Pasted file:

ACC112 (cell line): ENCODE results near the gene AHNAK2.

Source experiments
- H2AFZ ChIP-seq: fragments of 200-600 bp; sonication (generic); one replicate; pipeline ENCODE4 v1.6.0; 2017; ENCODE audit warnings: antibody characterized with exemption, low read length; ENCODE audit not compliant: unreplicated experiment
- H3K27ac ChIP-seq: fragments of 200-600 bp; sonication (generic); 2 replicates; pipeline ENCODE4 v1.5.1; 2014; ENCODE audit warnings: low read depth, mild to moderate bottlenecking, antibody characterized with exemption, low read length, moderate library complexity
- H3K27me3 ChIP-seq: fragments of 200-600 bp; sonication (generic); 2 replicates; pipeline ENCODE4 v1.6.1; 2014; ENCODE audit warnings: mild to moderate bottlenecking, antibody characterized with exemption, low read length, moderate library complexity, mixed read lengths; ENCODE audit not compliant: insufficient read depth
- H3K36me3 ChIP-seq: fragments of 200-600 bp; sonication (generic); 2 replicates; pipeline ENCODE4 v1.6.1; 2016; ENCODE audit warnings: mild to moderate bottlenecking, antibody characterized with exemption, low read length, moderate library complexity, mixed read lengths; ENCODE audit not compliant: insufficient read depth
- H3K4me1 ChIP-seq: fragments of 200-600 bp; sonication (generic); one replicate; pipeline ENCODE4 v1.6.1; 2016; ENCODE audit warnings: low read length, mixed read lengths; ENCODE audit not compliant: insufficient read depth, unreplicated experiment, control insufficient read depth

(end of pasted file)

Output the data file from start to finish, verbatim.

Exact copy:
ACC112 (cell line): ENCODE results near the gene AHNAK2.

Source experiments
- H2AFZ ChIP-seq: fragments of 200-600 bp; sonication (generic); one replicate; pipeline ENCODE4 v1.6.0; 2017; ENCODE audit warnings: antibody characterized with exemption, low read length; ENCODE audit not compliant: unreplicated experiment
- H3K27ac ChIP-seq: fragments of 200-600 bp; sonication (generic); 2 replicates; pipeline ENCODE4 v1.5.1; 2014; ENCODE audit warnings: low read depth, mild to moderate bottlenecking, antibody characterized with exemption, low read length, moderate library complexity
- H3K27me3 ChIP-seq: fragments of 200-600 bp; sonication (generic); 2 replicates; pipeline ENCODE4 v1.6.1; 2014; ENCODE audit warnings: mild to moderate bottlenecking, antibody characterized with exemption, low read length, moderate library complexity, mixed read lengths; ENCODE audit not compliant: insufficient read depth
- H3K36me3 ChIP-seq: fragments of 200-600 bp; sonication (generic); 2 replicates; pipeline ENCODE4 v1.6.1; 2016; ENCODE audit warnings: mild to moderate bottlenecking, antibody characterized with exemption, low read length, moderate library complexity, mixed read lengths; ENCODE audit not compliant: insufficient read depth
- H3K4me1 ChIP-seq: fragments of 200-600 bp; sonication (generic); one replicate; pipeline ENCODE4 v1.6.1; 2016; ENCODE audit warnings: low read length, mixed read lengths; ENCODE audit not compliant: insufficient read depth, unreplicated experiment, control insufficient read depth